7 Rules To Approaching Corporate Funders
Many nonprofits want them: corporate funders. In some cases, having a large company to sponsor or donate to your organization can not only just fill your bank account, it can also open doors to other funders and volunteers.
So how do you get them? Corporate money can be hard to attain especially as budgets and staff sizes are decreasing. In this, the second part of a five-article series, we’re going to look at a few “insider tips” on ways to approach a potential corporate funder.
First, be sure to check out our previous article on the four types of corporate funding. This will help you understand the motivations of the company you’re going to try to connect with.
- Four types of corporate funding
- 7 Rules To Approaching Corporate Funders
- Secret paths to get corporate funding
- Cause-marketing: when it works for both of you
- Why corporate funding is in trouble
Now, on to the tips:
RULE #1 – RESEARCH FIRST – YOUR TIME IS YOUR MONEY
This is important for all types of prospecting: corporate, foundation, or government. Learn about the organization you’re soliciting. You should know what their areas of focus are before you pick up the phone or strike one key on your keyboard. This isn’t only to spare the funders from excessive phone calls and emails, it’s to save you time. Don’t waste your time on a funders that will never be the right fit.
RULE # 2 – DON’T WASTE YOUR TIME
Yes, I’m being repetitive here: but that’s how important it is to not waste your own time.
When I was a corporate philanthropist, I felt guilty. I felt that way because I was empathetic to everyone who approached me who had ignored rule number one, but also spent more time than they should had on a long-shot.
You see, sometimes hail marys can work in getting funding from a company that is only peripherally involved in what your organization support. Sometimes I was approached by a nonprofit that clearly put a lot of time into their proposal. Too much time. The proposal was extremely well-thought out and impressive. Unfortunately for them, they weren’t a perfect match and our budget only allowed us to give to the perfect matches. The lesson, before you spend hours and hours of time developing proposals, make sure you have a nibble first.
RULE # 3 – NEVER UNDER- OR OVER-ESTIMATE THE VALUE OF YOUR BRAND
Companies need to align themselves with nonprofits. Doing so allows companies to be seen as part of the community and as a company that gives back. No matter what their motivation for giving is, companies need to make stakeholders (employees, community members, politicians, etc.) think they are a part of something bigger than just selling widgets.
You can play a role in that. But never sell yourself short in underestimating the value that your company/nonprofit can bring to a for-profit company. Not only do you bring the trust and recognition your organization has built over the years, but you also bring relationships that can support all parties if something happens (e.g. PR crisis, natural disaster) that is either an opportunity or a moment of concern.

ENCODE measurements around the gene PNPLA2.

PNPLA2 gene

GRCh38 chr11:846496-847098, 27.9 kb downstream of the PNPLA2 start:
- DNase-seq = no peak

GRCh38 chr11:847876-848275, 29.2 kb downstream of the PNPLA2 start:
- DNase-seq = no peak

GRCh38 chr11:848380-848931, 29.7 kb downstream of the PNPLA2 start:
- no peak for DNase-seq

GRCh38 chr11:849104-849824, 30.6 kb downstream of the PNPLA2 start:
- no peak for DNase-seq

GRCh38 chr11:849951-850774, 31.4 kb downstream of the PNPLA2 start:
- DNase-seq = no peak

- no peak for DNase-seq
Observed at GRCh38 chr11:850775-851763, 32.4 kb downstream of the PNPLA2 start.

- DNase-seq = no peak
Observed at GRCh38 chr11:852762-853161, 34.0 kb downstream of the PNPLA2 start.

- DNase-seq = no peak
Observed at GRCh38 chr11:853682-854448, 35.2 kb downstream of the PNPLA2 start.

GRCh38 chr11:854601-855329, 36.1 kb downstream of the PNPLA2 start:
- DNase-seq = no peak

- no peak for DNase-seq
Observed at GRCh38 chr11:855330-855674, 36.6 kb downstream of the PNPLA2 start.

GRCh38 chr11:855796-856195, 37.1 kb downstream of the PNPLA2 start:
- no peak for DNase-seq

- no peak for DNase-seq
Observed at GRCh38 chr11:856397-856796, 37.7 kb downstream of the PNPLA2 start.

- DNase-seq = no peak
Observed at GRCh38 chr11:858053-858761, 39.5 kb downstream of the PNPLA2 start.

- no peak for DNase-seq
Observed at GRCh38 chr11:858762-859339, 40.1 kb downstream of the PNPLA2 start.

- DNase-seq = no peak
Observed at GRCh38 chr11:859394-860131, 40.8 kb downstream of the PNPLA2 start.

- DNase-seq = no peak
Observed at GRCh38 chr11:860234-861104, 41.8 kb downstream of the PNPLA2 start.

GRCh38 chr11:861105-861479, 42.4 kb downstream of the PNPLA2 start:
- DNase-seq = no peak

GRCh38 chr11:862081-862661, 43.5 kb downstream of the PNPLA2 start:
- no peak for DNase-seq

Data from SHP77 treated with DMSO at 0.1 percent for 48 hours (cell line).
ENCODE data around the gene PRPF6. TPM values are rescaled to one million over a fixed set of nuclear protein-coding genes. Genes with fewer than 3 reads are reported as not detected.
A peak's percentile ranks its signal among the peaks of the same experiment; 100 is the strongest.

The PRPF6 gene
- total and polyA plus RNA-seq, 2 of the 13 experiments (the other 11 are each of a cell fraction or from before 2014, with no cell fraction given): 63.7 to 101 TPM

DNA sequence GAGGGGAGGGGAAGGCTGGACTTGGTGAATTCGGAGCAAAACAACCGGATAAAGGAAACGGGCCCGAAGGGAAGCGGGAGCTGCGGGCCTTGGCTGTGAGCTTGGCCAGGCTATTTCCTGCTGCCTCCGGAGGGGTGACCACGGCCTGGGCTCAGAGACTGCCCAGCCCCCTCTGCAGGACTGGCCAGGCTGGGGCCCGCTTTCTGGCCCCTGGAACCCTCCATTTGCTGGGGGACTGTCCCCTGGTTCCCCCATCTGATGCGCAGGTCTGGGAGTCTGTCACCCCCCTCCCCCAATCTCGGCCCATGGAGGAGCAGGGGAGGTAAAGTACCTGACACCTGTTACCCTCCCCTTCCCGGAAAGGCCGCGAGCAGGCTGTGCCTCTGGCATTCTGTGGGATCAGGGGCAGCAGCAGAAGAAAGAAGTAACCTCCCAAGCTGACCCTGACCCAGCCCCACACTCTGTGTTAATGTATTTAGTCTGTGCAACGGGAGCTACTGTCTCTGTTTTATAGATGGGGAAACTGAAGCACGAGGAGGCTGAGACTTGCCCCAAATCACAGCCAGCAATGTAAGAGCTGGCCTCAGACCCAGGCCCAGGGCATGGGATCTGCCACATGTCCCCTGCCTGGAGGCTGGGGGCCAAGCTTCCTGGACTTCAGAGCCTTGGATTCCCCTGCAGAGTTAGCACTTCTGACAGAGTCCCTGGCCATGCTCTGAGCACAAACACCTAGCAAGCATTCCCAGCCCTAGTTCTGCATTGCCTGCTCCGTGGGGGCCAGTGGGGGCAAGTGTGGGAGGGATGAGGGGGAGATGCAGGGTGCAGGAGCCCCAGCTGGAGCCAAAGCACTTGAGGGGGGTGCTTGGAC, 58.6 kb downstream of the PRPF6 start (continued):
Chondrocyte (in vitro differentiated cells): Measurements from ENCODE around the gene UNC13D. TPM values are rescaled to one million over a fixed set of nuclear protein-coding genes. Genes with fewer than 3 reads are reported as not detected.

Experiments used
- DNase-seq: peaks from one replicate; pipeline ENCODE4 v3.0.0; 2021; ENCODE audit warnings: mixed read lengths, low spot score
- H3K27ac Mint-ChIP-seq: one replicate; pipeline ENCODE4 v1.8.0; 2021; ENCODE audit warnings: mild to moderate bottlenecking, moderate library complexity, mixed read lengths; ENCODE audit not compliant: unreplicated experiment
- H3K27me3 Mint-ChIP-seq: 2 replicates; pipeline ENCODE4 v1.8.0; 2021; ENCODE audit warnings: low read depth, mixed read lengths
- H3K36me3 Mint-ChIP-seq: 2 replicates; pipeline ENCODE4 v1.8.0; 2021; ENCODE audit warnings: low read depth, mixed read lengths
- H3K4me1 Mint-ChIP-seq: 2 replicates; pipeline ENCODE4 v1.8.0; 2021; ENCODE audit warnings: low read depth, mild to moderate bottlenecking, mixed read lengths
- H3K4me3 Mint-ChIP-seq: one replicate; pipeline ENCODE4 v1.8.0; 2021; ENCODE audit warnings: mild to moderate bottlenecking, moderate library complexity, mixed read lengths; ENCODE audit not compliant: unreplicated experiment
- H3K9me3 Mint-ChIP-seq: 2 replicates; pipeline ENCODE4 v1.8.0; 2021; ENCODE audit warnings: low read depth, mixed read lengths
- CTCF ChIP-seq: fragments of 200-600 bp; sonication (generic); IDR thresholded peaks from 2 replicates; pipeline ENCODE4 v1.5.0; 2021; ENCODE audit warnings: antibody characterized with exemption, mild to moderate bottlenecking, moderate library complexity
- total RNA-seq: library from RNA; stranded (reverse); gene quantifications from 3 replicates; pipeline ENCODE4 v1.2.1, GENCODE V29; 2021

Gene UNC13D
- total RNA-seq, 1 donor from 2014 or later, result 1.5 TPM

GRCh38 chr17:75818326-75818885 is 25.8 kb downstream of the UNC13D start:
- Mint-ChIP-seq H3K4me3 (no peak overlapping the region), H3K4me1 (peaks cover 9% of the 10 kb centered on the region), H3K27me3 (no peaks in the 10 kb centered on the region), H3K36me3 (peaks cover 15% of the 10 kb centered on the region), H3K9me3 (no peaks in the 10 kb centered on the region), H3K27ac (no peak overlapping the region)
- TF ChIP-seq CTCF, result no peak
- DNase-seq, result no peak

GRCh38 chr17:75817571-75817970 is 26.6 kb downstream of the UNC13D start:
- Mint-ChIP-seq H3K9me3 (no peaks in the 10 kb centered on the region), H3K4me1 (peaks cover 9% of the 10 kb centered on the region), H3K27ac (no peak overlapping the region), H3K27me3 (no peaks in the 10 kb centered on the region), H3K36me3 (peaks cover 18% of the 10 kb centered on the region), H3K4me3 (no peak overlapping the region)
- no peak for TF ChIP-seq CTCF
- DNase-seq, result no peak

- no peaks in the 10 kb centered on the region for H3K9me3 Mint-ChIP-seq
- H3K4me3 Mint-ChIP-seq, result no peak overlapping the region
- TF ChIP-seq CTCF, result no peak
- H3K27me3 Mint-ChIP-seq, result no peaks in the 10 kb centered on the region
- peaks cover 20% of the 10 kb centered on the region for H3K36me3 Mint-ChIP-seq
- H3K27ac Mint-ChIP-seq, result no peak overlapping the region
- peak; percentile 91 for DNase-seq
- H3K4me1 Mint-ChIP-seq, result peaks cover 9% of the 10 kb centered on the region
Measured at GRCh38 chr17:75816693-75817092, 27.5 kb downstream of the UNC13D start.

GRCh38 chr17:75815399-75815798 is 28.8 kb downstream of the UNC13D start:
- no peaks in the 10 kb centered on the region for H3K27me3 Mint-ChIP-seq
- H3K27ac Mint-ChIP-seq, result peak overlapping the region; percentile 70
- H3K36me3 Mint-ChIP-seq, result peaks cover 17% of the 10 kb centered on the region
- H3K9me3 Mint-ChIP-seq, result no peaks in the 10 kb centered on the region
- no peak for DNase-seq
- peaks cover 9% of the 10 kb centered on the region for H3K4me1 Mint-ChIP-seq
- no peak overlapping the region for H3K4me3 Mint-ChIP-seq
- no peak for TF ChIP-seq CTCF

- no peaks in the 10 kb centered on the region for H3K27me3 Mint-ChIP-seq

At the same time, if you’re not a major brand, don’t sell it to them as though you are a household name.
RULE # 4 – KNOW HOW YOU ARE GOING TO HELP THEM
As I mentioned in the first article, companies have different motivations. You should really listen to what they say and try to figure out which “bucket” they belong to. Can you help them with volunteer opportunities? Can you board help them develop relationships that will help them develop business?
RULE # 5 – OFF-THE-SHELF-SPONSORSHIP: TO RELY OR NOT TO RELY
Sometimes corporate sponsors can be lazy. It’s true. Like a man shopping for a new outfit who just wants to point to a mannequin and say “Give me that,” a corporate philanthropist may want to just point her/his finger on a list of options and select a giving level. If you’re going for an even sponsorship, outlining your different levels of sponsorship should be a given. But it is also helpful for some of the more creative ways to get corporate sponsors: help with recruitment, cause-marketing, etc.
At the same time, sometimes companies want and need a more creative approach. So you should signal your willingness to get creative and work with them to develop something unique.
In either case, what helps is to have examples of how you’ve assisted other companies achieve their sponsoring goals. This is more than a convenient way to name drop – it helps to develop ideas for your prospective funder.
RULE # 6 – KNOW WHO IS IN YOUR DATABASE
Going back to rule number one, do your research first. Do you have volunteers and board members who would feel comfortable using their relationships to get you in the door? Companies these days are very much excited to learn that their employees are already involved with potential grantees. In fact, some even require it first.
RULE # 7 – DON’T STOP BELIEVING
I’ve had it happen several times during my career: an organization that wasn’t the right fit one year turned out to the right fit six months or a year later. If you get rejected from a company, never be afraid to ask if you can reapply after a certain amount of time (usually a year). Remember to maintain the relationship between applications (a simple “Hello, I’m still alive and thriving!” email will do). You never know what might change in that company’s funding priorities. Keep believing in your nonprofit and keep being persistent.
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The writer is the editor of CitizenPolity.com — You can contact him at JamesERatcitizenpolitydotcom or follow him on Twitter:http://twitter.com/jepsteinreeves
Copyright 2009 – CitizenPolity & James Epstein-Reeves – Not to be used without the written permission of CitizenPolity or the author.